Maybe more telling is how few firms are actually doing deals. Just 240 U.S.-based venture firms made investments in October. That’s the lowest number since November 1997, when 239 firms made investments.
The anemic numbers are similar to those of 2002, when VCs pulled back following the dot-com crash. For example, U.S. firms invested $1.6 billion in 278 startups in October 2002.
Two of three VCs contacted by PE Week said they would be surprised if the venture business had pulled back as quickly as the data indicate.
“I wouldn’t have expected [the Wall Street financial crisis] to have had such a quick effect [on the VC business],” says Sanjay Subhedar, a general partner at Storm Ventures, an early stage investor based in Menlo Park, Calif. “I expected things to contract significantly in terms of investments in Q4 and certainly in Q1 and Q2 of next year.”
It would be unusual for deal numbers to drop so quickly because it takes time for VCs to put deals together, Subhedar notes. If the numbers did drop that quickly, it would suggest that a number of deals that were supposed to get done in October were put on hold.
Similarly, Bart Schachter, a managing director at Blueprint Ventures, a San Francisco-based firm that focuses on IP spinouts, says he wouldn’t expect total deal volume to decline so quickly. Still, he says: “I wouldn’t be surprised if outside-led financings have completely dried up.”
In other words, if a startup is trying to raise a Series B round, it is very unlikely in the current market for a new investor to come in and lead the round, Schachter says. Instead, the previous investors are doing the round without any outside help.
“Everyone has their arms tightly wrapped around their existing portfolio,” he says.
For his part, Ganesan says the venture market has already slowed down. “Globespan will continue to look at a lot of stuff, but the bar has gone really high and there’s no urgency of doing investments,” he says. “If we end up doing any deals, it will be one or two in Q4.”
A recent survey of 33 Bay Area venture capitalists showed that their “confidence” had hit its lowest point since the survey began in the first quarter of 2004. The Silicon Valley Venture Capitalist Confidence Index fell to 2.89 points on a 5-point scale, marking its sixth consecutive quarterly decline.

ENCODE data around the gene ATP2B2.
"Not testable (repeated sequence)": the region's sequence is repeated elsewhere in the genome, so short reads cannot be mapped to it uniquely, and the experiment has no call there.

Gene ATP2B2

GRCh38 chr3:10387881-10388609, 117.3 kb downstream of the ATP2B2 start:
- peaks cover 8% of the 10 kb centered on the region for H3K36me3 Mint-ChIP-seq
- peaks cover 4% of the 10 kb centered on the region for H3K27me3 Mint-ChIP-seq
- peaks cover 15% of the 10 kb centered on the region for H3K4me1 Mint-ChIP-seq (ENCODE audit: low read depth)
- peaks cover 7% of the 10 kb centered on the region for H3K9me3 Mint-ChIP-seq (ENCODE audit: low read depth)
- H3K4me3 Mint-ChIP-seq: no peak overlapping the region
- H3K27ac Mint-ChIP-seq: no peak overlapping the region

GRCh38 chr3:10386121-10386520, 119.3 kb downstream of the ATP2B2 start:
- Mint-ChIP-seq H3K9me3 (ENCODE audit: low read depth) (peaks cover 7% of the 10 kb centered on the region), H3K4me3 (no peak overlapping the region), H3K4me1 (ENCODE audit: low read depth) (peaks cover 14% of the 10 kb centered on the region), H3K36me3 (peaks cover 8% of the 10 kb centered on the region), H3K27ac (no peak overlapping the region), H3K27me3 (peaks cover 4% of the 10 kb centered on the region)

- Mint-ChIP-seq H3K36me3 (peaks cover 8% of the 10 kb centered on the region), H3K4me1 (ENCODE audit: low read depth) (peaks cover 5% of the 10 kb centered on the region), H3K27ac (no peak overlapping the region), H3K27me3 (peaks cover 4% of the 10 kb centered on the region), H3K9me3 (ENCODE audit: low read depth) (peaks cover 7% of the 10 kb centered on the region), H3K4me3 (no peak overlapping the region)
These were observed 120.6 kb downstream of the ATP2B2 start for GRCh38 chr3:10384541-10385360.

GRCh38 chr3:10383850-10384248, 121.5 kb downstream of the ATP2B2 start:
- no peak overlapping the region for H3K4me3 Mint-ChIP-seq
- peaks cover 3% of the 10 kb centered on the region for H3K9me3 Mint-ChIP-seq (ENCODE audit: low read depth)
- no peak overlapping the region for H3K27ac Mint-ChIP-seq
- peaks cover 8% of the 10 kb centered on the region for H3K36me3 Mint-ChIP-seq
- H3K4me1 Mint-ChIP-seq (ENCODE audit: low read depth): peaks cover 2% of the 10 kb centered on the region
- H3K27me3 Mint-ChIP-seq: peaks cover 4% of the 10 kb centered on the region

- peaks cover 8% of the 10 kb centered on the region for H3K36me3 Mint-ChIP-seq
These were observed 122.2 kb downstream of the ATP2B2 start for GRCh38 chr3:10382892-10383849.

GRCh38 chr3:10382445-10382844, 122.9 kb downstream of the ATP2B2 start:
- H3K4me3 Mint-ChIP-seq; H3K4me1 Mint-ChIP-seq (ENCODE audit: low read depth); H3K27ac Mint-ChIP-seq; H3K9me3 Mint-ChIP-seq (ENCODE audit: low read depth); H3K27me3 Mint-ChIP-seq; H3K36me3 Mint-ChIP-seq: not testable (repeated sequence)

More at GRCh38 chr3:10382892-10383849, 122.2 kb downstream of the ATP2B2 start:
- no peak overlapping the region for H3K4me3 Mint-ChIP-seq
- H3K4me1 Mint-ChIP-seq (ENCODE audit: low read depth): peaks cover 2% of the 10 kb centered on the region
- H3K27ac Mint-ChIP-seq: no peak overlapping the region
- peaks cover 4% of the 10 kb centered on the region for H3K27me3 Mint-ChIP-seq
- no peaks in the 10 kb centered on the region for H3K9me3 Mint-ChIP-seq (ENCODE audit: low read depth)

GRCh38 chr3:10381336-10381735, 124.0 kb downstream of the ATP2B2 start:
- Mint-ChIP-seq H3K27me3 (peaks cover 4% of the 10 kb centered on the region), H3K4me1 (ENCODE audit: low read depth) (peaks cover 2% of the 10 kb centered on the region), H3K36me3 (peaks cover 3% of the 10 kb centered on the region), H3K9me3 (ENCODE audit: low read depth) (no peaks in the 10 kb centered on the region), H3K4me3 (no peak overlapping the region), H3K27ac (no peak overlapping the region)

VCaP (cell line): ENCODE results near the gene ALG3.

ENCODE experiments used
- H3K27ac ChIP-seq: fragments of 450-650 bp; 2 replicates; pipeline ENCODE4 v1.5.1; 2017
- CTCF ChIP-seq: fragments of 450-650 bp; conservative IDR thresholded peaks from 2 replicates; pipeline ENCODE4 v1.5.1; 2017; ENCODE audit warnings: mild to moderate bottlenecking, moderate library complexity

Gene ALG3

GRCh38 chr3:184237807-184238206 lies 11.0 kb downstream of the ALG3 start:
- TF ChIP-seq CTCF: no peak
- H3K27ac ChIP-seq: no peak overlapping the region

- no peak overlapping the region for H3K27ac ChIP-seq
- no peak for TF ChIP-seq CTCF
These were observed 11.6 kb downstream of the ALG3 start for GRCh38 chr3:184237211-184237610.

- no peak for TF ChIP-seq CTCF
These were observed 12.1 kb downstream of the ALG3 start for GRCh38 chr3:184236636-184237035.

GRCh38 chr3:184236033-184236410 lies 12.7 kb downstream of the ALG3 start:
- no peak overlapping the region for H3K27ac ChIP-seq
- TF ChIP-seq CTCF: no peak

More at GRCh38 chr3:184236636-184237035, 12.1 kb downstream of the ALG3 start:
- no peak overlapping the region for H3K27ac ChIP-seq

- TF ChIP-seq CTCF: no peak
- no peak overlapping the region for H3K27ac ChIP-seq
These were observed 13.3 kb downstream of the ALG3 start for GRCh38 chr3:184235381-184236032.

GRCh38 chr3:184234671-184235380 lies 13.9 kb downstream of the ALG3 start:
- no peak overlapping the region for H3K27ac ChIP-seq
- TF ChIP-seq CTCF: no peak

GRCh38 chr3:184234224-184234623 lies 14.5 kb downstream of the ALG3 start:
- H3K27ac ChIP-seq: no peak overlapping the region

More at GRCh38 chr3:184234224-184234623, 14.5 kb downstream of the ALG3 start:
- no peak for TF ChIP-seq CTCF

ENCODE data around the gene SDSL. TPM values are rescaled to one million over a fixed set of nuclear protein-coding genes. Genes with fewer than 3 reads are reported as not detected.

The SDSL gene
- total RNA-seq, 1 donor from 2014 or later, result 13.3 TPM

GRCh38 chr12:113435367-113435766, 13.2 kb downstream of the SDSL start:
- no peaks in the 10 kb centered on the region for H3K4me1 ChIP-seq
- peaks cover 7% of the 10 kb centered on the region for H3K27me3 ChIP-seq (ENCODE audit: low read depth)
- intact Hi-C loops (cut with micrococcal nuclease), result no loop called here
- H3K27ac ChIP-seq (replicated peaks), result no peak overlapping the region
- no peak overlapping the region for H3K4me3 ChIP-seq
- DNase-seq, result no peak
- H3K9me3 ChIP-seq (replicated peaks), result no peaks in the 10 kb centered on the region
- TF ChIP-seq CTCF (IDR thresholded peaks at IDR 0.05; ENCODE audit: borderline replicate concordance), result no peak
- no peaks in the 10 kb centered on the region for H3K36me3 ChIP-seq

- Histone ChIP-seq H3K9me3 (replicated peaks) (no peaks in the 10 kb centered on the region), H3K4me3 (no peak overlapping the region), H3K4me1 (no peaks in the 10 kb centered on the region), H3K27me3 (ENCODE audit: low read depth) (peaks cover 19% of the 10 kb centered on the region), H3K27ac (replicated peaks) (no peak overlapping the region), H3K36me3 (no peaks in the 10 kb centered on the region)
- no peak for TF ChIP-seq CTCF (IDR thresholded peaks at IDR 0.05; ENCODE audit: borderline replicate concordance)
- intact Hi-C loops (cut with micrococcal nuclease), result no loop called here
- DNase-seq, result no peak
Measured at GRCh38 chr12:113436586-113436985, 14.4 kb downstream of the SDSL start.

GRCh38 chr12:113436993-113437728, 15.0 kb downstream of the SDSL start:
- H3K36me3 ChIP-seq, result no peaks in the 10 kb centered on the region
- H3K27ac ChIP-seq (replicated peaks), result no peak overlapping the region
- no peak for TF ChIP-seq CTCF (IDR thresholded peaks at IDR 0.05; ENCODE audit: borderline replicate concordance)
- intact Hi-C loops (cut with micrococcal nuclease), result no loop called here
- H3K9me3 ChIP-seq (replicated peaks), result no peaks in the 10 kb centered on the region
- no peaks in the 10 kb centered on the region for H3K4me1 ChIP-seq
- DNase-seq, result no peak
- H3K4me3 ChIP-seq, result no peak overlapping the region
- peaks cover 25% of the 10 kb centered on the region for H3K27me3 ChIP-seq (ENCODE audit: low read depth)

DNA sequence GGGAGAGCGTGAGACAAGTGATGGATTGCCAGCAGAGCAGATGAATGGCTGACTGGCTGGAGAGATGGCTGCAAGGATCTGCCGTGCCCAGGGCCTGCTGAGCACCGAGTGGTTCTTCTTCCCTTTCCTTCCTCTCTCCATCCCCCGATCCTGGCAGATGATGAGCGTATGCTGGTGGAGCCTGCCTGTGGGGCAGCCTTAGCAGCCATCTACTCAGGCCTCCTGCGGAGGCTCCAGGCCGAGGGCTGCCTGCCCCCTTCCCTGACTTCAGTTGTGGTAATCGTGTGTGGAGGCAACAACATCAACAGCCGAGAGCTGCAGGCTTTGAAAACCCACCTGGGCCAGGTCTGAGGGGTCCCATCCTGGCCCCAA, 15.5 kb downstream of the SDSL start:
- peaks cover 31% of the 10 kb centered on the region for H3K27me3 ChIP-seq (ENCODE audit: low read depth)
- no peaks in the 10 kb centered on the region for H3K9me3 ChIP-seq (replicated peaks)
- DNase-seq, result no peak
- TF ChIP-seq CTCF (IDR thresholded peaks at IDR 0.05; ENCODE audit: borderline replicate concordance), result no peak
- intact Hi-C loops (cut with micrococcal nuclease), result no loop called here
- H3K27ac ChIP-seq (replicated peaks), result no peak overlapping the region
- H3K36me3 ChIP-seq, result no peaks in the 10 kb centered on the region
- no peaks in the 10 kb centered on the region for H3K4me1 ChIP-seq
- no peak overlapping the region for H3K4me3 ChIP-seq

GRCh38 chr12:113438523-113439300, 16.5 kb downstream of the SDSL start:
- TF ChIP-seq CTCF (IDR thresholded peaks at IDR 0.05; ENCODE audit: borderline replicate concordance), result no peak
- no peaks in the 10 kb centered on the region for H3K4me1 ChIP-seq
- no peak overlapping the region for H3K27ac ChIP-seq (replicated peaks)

Alexander Haislip contributed to this story.
Saturday, November 8, 2008
As a former biomedical engineer by training, I just don't see how anyone will buy into causing detrimental damages to cr%$#h in exchange for the ability to walk around. Who's in?
TOKYO, Japan (AP) -- Imagine a bicycle seat connected by mechanical frames to a pair of shoes for an idea of how the new wearable assisted-walking gadget from Honda works.
This wearable assisted-walking gadget from Honda is designed to reduce stress on the knees.
The experimental device, unveiled Friday, is designed to support bodyweight, reduce stress on the knees and help people get up steps and stay in crouching positions.
Honda envisions the device being used by workers at auto or other factories. It showed a video of Honda employees wearing the device and bending to peer underneath vehicles on an assembly line.
Engineer Jun Ashihara also said the machine is useful for people standing in long lines and for people who run around to make deliveries.
"This should be as easy to use as a bicycle," Ashihara said at Honda's Tokyo headquarters. "It reduces stress, and you should feel less tired."
To wear it, you put the seat between your legs, put on the shoes and push the on button. Then just start walking around.
In a test-run for media, this reporter found it does take some getting used to. But I could sense how it supported my moves, pushing up on my bottom when I squatted and pushing at my soles to help lift my legs when I walked.
The system has a computer, motor, gears, battery and sensors embedded in it so it responds to a person's movements, according to Honda Motor Co.
Pricing and commercial product plans are still undecided. Japan's No. 2 automaker will begin testing a prototype with its assembly line workers later this month for feedback.
The need for such mechanical help is expected to grow in Japan, which has one of the most rapidly aging societies in the world.
Other companies are also eyeing the potentially lucrative market of helping the weak and old get around. Japan is among the world's leading nations in robotics technology, not only for industrial use but also for entertainment and companionship.
Earlier this year, Japanese rival Toyota Motor Corp. showed a Segway-like ride it said was meant for old people.
Japanese robot company Cyberdyne has begun renting out in Japan a belted device called HAL, for "hybrid assistive limb," that reads brain signals to help people move about with mechanical leg braces that strap to the legs.
Honda has shown a similar but simpler belted device. It has motors on the left and right, which hook up to frames that strap at the thighs, helping the walker maintain a proper stride.
That device, being tested at one Japanese facility, helps rehabilitation programs for the disabled, encouraging them to take steps, said Honda official Kiyoshi Aikawa.Honda has been carrying out research into mobility for more than a decade, introducing the Asimo humanoid in 2000.